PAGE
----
Marjan is an integral part of the city center that extends from the Marmont Street and continues to the west. In 1964 it was declared a park and since then is considered a protected part of Split.
Marjan is a peninsula with a variety of plants and forests, as well as walking trails, viewpoints and swimming places. It is a favourite meeting place for the inhabitants of Split, and a convenient location for various recreational activities. On the west side of the peninsula, you will find the popular climbing spot called 'Šantine stine'.
The rock is south-oriented, and there are both vertical and overhanging sectors, although vertical routes are more common.
Marjan is an ideal winter climbing area - winters on Marjan are mild with little rainfall, plenty of sun and mostly pleasant temperatures. The only times you should avoid it are the days with a strong south wind and/or rain because it is impossible to hide from either. Such days are rare, however, and the climbing area is completely protected from the north wind, known as 'bura'. After rain, the rock dries almost instantly (with a few exceptions). Spring and fall are also perfect for climbing, but summer is sweltering and best avoided.
In 1986, Marjan went down in history as the climbing site where the 4th climbing competition in the world was organized. After this, Marjan experienced a climbing revolution! The most difficult climb on Marjan at that time was 'Ivin Tavan' with a grade of 7a+ (today 6c+), and that year the Slovenian team Srečo Rehberger and Metod Škarja climbed four new routes, the most difficult of which was 'Hong Kong Direkt' (7b+). Ivica Matković did the first ascents of almost all the harders route on the crag (Zadnja ruža Hrvatska, Sveti Duje...)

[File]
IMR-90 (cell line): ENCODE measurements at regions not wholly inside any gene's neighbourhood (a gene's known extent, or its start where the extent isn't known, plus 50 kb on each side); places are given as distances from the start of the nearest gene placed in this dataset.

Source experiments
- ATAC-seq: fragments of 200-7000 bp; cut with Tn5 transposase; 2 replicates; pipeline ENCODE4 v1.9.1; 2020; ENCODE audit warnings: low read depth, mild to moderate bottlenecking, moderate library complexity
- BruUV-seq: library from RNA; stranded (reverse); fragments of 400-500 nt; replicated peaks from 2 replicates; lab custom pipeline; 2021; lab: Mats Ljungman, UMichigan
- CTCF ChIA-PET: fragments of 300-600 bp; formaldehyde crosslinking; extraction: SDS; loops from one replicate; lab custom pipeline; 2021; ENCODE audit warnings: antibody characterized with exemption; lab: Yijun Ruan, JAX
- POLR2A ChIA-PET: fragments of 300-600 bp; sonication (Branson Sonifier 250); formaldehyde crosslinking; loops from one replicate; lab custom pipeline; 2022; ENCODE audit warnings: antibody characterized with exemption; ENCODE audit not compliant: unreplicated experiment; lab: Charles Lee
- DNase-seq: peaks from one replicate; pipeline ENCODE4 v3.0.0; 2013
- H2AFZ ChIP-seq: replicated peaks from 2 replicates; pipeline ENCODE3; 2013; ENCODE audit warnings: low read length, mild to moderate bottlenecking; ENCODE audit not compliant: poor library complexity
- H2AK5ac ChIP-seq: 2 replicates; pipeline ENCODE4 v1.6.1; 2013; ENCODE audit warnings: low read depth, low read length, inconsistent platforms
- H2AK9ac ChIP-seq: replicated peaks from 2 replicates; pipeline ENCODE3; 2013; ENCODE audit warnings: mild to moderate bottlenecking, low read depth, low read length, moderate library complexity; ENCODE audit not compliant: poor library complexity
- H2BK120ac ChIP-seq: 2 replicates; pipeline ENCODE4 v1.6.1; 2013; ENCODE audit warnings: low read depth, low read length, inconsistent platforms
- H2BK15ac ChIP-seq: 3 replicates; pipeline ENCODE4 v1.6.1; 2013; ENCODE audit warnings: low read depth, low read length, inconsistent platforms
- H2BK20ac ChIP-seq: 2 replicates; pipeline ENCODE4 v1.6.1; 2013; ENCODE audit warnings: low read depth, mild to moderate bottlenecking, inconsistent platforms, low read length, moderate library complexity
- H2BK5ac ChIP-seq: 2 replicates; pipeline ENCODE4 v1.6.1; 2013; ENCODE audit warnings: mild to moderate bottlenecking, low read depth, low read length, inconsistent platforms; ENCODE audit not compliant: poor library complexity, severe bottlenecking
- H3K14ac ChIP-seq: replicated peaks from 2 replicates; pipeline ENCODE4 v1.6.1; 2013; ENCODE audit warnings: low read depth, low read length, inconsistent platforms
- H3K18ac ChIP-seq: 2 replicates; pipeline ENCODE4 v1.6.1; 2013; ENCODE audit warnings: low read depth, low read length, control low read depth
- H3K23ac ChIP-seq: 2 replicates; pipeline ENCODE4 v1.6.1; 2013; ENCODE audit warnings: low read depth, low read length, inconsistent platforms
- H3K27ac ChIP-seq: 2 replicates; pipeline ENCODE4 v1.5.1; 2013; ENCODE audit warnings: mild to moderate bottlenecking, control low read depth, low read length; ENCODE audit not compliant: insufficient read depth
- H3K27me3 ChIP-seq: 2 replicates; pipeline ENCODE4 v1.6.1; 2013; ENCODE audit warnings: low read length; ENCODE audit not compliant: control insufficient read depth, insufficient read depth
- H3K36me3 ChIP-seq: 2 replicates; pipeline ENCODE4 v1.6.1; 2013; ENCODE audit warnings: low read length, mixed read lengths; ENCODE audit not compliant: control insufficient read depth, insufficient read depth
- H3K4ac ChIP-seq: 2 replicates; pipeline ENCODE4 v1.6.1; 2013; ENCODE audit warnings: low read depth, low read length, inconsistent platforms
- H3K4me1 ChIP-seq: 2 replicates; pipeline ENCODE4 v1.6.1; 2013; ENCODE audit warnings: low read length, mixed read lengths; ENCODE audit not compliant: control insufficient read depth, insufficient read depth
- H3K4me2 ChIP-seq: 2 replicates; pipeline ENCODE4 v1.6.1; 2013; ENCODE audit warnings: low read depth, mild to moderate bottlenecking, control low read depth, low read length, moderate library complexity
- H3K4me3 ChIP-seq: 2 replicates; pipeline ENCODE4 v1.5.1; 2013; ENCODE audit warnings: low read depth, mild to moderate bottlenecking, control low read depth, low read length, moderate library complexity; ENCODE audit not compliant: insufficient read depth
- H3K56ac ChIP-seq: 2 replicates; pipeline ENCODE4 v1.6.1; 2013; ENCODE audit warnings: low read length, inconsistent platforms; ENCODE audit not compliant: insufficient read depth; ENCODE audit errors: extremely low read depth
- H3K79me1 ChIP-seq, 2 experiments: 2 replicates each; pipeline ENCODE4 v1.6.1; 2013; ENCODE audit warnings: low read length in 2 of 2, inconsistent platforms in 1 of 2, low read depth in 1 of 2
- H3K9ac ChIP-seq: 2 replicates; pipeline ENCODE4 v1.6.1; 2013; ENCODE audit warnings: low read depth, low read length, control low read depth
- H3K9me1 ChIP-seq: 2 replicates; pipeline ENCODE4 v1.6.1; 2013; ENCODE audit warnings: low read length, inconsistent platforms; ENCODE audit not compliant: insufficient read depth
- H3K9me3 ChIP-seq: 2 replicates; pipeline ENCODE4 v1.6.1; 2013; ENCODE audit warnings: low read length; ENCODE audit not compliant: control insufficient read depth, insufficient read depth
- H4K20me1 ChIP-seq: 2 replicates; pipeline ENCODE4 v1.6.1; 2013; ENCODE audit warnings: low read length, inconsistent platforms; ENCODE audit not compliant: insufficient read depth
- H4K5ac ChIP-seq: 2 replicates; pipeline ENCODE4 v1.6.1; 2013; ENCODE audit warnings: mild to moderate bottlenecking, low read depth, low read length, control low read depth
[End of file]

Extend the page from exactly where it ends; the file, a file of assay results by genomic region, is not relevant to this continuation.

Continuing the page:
Marjan - the famous hill high above the western side of the Split peninsula - was first mentioned under the name 'Marulianus' in the 8th century. The ancient Roman presence on Marjan dates back to before the construction of Diocletian's Palace when Marjan was a temple of the ancient Roman hunting goddess Diana.
Since ancient times, it has housed numerous hermitages, on the sites of which churches were later built. The most famous is Sv. Jere located at the crag. A tower, built into one of the caves, was used to shelter field workers from attached by Turks or pirates. The routes 'Forza Fiume' and 'Ogledalo' (sector Sara) are located immediate of that tower.
All visitors to Marjan, including climbers, are obliged to treat the flora, fauna and historical buildings and localities with the utmost care!
It is forbidden to camp under the rock, or to park or drive on the road at the foot of the rock - the promenade of Albert Marangunić!
Open fires are banned at Marjan all year round!